For several years now, I have been fortunate to work with a phenomenal group of public servants dedicating this portion of their professional lives to the noble work of child welfare. What they’ve taught me is that, nationally, we are living in crisis. In an area where we are making one of the most important government decisions, our workforce is struggling to keep up.

Those are two sentences that should not go together. How can amazing people be working so hard, and still be struggling to complete tasks timely?

The truth is we can do a proper assessment that aligns with whatever safety model an agency has embraced in about half the time it takes today. Maybe not for every case, but we have seen cuts of 50 percent for children we know are safe within the first few hours.I’m talking about people who work countless overtime hours and do not take a family vacation without packing a dozen case files. These are people with the courage to boldly investigate abuse allegations despite the inherent risks. Yet despite the best intentions and efforts, the stories continue to roll in about preventable abuse, children staying in care longer, and an over- whelming influx of children in need of placement.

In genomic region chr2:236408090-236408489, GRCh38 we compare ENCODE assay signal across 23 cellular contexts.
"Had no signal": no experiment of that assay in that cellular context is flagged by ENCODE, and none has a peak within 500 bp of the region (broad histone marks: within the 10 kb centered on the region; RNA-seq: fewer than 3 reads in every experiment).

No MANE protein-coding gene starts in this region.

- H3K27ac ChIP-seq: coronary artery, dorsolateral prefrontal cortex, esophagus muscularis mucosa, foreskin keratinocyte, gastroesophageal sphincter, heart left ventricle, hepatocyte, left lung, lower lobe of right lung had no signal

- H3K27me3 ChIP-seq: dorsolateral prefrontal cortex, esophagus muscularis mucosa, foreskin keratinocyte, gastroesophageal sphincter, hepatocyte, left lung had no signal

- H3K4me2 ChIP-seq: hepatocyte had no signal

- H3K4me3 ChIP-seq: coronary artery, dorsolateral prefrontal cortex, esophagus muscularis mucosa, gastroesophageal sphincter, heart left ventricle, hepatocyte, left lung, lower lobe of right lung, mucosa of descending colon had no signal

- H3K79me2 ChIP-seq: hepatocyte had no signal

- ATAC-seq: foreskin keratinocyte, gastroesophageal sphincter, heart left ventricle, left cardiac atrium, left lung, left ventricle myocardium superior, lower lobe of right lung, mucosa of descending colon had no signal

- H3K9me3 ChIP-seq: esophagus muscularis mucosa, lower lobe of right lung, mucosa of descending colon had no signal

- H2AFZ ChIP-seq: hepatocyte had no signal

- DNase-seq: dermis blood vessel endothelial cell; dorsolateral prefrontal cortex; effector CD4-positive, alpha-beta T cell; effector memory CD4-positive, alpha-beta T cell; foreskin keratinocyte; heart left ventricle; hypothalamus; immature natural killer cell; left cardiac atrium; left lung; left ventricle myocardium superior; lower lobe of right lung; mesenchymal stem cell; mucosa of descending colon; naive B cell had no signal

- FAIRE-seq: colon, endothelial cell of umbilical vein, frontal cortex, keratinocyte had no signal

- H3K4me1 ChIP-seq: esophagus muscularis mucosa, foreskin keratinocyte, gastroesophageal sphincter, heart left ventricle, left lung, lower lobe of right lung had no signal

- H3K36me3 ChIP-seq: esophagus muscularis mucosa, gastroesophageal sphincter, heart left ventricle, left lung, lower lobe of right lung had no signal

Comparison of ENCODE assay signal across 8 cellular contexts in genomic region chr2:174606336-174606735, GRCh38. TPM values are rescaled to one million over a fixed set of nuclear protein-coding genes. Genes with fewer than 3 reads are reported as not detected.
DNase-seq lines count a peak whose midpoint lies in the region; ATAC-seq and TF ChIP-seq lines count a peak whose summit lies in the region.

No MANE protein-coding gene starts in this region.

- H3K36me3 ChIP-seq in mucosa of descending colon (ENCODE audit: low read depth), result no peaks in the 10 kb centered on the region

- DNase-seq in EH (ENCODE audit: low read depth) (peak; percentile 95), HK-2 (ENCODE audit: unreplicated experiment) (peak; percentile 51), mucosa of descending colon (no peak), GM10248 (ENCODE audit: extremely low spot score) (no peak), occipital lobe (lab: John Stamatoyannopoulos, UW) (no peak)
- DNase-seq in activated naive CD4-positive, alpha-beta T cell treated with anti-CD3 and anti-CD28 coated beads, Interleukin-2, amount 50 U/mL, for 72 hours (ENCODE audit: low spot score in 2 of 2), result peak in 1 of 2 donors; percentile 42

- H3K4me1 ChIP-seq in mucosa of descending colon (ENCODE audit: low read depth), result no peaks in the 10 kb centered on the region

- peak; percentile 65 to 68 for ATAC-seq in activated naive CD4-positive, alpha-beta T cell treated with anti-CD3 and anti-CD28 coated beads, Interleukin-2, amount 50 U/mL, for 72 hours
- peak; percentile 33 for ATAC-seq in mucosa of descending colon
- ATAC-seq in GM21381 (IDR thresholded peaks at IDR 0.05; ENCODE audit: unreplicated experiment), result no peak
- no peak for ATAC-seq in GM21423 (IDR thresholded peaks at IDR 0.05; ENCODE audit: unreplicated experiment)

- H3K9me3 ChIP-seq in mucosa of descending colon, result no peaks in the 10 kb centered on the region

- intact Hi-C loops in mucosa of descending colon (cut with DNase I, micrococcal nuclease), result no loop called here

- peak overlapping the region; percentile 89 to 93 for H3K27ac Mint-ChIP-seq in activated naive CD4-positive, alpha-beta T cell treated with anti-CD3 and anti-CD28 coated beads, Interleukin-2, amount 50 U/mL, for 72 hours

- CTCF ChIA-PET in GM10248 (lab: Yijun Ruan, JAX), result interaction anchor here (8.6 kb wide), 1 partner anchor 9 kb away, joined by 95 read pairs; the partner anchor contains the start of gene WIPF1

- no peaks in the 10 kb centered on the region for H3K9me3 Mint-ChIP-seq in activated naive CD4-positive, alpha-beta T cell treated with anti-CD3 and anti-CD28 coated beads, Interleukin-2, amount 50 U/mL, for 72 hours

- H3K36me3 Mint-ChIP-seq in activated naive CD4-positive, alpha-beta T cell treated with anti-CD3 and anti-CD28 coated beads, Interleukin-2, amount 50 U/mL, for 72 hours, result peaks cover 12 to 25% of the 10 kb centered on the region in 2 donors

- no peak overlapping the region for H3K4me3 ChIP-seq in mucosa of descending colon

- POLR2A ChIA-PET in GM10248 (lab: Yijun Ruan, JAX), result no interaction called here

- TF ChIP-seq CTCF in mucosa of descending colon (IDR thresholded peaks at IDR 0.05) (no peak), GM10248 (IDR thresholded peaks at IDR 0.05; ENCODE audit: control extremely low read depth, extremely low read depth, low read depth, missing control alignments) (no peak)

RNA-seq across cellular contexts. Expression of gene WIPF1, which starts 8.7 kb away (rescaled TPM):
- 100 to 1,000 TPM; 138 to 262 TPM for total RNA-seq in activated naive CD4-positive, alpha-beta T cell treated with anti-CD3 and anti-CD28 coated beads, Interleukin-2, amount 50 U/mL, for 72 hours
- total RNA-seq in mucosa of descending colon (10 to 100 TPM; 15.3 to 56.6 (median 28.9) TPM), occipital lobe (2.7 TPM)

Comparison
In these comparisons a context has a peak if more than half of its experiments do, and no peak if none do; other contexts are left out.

At the core we are dealing with a capacity crisis. There is more work than we have time and resources to do. How much more? Our work with several states has shown that in assessment alone, workers are getting between three and five new cases per week. Each case requires approximately 20 hours to complete. That’s 60–100 hours of incoming work for every 40-hour work week. It’s no wonder things are bad, when we’re getting twice as much work in as we could possibly hope to close out.